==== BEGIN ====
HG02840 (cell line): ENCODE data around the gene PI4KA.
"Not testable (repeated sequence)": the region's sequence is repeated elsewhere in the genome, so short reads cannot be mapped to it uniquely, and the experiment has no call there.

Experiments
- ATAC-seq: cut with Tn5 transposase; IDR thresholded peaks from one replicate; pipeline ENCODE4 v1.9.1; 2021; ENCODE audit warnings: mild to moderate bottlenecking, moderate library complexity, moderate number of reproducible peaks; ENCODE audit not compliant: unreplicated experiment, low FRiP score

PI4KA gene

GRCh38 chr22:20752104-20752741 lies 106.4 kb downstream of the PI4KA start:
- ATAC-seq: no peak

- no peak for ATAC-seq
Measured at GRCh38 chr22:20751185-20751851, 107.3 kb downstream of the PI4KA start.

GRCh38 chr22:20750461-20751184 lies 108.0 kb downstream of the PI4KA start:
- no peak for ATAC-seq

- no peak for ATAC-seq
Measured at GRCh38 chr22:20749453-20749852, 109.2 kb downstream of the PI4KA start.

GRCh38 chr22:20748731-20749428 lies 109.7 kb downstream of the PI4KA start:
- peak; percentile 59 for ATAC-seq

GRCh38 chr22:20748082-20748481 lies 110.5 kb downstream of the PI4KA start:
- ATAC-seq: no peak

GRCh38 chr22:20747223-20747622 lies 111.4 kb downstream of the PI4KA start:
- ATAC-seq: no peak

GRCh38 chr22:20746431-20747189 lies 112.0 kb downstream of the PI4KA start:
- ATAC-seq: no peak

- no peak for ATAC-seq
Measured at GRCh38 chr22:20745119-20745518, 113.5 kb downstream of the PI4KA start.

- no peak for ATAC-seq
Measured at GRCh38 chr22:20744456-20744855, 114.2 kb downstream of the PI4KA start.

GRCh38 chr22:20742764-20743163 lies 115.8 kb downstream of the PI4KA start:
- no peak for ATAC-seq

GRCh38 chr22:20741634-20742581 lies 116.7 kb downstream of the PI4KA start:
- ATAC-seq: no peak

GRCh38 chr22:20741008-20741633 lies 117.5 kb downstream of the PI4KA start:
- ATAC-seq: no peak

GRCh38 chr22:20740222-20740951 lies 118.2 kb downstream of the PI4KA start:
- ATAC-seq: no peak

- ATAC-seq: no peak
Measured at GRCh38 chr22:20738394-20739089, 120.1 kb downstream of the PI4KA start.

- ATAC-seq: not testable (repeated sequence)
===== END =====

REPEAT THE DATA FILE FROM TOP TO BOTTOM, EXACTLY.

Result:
HG02840 (cell line): ENCODE data around the gene PI4KA.
"Not testable (repeated sequence)": the region's sequence is repeated elsewhere in the genome, so short reads cannot be mapped to it uniquely, and the experiment has no call there.

Experiments
- ATAC-seq: cut with Tn5 transposase; IDR thresholded peaks from one replicate; pipeline ENCODE4 v1.9.1; 2021; ENCODE audit warnings: mild to moderate bottlenecking, moderate library complexity, moderate number of reproducible peaks; ENCODE audit not compliant: unreplicated experiment, low FRiP score

PI4KA gene

GRCh38 chr22:20752104-20752741 lies 106.4 kb downstream of the PI4KA start:
- ATAC-seq: no peak

- no peak for ATAC-seq
Measured at GRCh38 chr22:20751185-20751851, 107.3 kb downstream of the PI4KA start.

GRCh38 chr22:20750461-20751184 lies 108.0 kb downstream of the PI4KA start:
- no peak for ATAC-seq

- no peak for ATAC-seq
Measured at GRCh38 chr22:20749453-20749852, 109.2 kb downstream of the PI4KA start.

GRCh38 chr22:20748731-20749428 lies 109.7 kb downstream of the PI4KA start:
- peak; percentile 59 for ATAC-seq

GRCh38 chr22:20748082-20748481 lies 110.5 kb downstream of the PI4KA start:
- ATAC-seq: no peak

GRCh38 chr22:20747223-20747622 lies 111.4 kb downstream of the PI4KA start:
- ATAC-seq: no peak

GRCh38 chr22:20746431-20747189 lies 112.0 kb downstream of the PI4KA start:
- ATAC-seq: no peak

- no peak for ATAC-seq
Measured at GRCh38 chr22:20745119-20745518, 113.5 kb downstream of the PI4KA start.

- no peak for ATAC-seq
Measured at GRCh38 chr22:20744456-20744855, 114.2 kb downstream of the PI4KA start.

GRCh38 chr22:20742764-20743163 lies 115.8 kb downstream of the PI4KA start:
- no peak for ATAC-seq

GRCh38 chr22:20741634-20742581 lies 116.7 kb downstream of the PI4KA start:
- ATAC-seq: no peak

GRCh38 chr22:20741008-20741633 lies 117.5 kb downstream of the PI4KA start:
- ATAC-seq: no peak

GRCh38 chr22:20740222-20740951 lies 118.2 kb downstream of the PI4KA start:
- ATAC-seq: no peak

- ATAC-seq: no peak
Measured at GRCh38 chr22:20738394-20739089, 120.1 kb downstream of the PI4KA start.

- ATAC-seq: not testable (repeated sequence)